‘gameplay’ … is the single most useless and misleading word in videogame terminology.
Alex Kierkegaard, The Stupidest Word in Videogames
There’s another more damaging element to the rampant use of the word. Let’s take a game like Gears of War, and think about the implications of the oft-repeated phrase, “The most important part of a game is the gameplay”.
First of all, if you find yourself saying and believing stuff like this, it isn’t long before you start devaluing the importance of cutscenes, and the idea soon plants itself in your head that when you are watching one of the many splendid mid-mission Gears of War cutscenes, that you are not actually playing the game. This idea practically cements itself inside the afflicted mind, despite having a controller in-hand while watching them and being just as immersed (sometimes even more so) than at most any other time spent shooting Locust in the face. Now I’m aware that there are a certain segment of gamers that like to put the controller down during a cutscene, but it would not be well for me to dig into that particular habit at this time. It’s enough for me to say that I find it completely ridiculous.
But by now the seed has already taken root, and as it grows, it becomes an ever greater delight to see on the bottom corner of every cutscene “Press X to Skip”. This because the developers have been so mercilessly cut down anytime that the game impeded a player from diving right into the “core gameplay”. As if these were arcade games or something (which is ironic considering their general attitude toward arcade games). So anytime one of these cutscenes come up, they are treated like unwelcome loading screens, which is why some of the more cunning developers have them overlaid on top of loading screens in order to assuage an audience that may not take too well to them being anywhere else, like in Call of Duty’s pre-mission briefings.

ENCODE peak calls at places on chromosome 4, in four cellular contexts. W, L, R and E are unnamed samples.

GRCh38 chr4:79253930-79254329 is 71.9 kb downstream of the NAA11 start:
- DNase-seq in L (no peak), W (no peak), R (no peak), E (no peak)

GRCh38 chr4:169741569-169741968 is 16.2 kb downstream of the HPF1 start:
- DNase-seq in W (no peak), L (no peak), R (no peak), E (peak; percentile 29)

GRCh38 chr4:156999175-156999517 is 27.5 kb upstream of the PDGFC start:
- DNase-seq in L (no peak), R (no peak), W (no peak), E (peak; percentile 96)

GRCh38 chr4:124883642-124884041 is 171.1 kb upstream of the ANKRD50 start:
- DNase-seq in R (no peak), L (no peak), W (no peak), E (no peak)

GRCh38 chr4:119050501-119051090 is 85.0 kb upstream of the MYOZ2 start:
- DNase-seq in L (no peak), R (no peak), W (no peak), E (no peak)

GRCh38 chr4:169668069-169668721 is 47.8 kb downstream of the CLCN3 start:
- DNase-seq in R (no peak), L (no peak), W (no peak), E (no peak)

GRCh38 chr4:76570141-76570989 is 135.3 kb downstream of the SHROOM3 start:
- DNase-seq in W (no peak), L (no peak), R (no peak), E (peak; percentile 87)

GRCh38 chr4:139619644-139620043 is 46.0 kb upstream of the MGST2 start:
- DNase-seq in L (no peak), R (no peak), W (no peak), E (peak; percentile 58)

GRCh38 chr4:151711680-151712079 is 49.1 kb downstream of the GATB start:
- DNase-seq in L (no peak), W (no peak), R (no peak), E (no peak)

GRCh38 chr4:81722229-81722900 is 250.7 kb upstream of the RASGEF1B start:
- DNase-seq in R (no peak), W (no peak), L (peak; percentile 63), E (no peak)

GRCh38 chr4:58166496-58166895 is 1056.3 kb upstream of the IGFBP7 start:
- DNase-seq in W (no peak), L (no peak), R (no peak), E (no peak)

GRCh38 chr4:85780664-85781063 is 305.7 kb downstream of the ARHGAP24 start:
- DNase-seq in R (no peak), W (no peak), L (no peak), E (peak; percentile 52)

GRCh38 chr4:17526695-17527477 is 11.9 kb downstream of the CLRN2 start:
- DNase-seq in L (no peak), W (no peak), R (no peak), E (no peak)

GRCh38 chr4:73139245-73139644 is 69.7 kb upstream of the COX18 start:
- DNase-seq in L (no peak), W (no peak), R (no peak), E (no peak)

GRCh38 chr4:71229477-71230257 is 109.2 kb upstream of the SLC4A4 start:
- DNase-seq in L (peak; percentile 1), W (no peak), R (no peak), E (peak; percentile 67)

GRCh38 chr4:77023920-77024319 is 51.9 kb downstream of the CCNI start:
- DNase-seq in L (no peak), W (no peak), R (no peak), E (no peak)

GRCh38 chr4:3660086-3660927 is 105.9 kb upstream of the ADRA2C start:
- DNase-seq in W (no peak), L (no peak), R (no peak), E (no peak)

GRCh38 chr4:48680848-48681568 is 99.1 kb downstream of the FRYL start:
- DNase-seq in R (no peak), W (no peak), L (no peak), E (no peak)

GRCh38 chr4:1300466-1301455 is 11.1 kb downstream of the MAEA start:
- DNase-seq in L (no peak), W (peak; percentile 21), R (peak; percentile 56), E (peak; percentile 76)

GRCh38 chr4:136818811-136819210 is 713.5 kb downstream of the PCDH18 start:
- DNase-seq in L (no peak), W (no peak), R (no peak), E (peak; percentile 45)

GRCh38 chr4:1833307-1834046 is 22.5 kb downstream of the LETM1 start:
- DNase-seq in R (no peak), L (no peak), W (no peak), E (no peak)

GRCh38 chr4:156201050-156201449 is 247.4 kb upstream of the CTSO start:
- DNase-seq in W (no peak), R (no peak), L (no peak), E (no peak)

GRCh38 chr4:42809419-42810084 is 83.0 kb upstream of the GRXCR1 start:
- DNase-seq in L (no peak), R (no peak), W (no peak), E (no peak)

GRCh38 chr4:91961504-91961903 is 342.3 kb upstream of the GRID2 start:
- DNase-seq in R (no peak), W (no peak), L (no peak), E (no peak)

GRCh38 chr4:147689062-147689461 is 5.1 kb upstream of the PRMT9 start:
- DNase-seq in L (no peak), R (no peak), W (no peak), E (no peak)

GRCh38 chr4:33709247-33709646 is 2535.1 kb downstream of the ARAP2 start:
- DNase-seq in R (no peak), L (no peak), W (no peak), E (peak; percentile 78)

But then there are those moments in games like Gears of War where Marcus Fenix reaches up for his Tac-Com, starts speaking into it with someone, restricts himself to a walking pace and before you know it, gamers everywhere start to lose their minds. By now the seed has sprouted, and the damage it does is unmistakable. They view these sequences as disguised cutscenes, which is nearly the right way to begin thinking about them, but their conclusion undoes any insight into the matter when they imagine themselves no longer playing the game during these scenes and begin fuming with rage. Very often they end up destroying the game in their tantrums by making the game look ridiculous. Sometimes this attitude will even extend to those moments where Marcus is sitting behind cover, waiting for a break in the bullet stream. What kind of shooter has you waiting against a wall for such a large percentage of its firefights anyway? Isn’t that “bad gameplay”? You can’t even jump, for crying out loud! With them it’s no longer acceptable for an avatar to do anything except charge straight into the fight like a maniac, and if there are long periods in which nothing happens save for a change in scenery or something along those lines, then it is considered “bad design”. No matter what the designer intended with these sequences. Or how beautiful.
Forget about all the wonder and amazement you felt upon witnessing first-hand the tram ride at the beginning of Half-Life back in 1998. Or the rekindling of such upon your first playthrough of its sequel. And in countless other games that have taken the lesson to heart. These accomplishments are now diminished and laughed at today for being “unskippable cutscenes”. But what was it that made Half-Life so special back then? Was it the “core gameplay”, i. e. the shooting? Or wasn’t it everything else that made it so.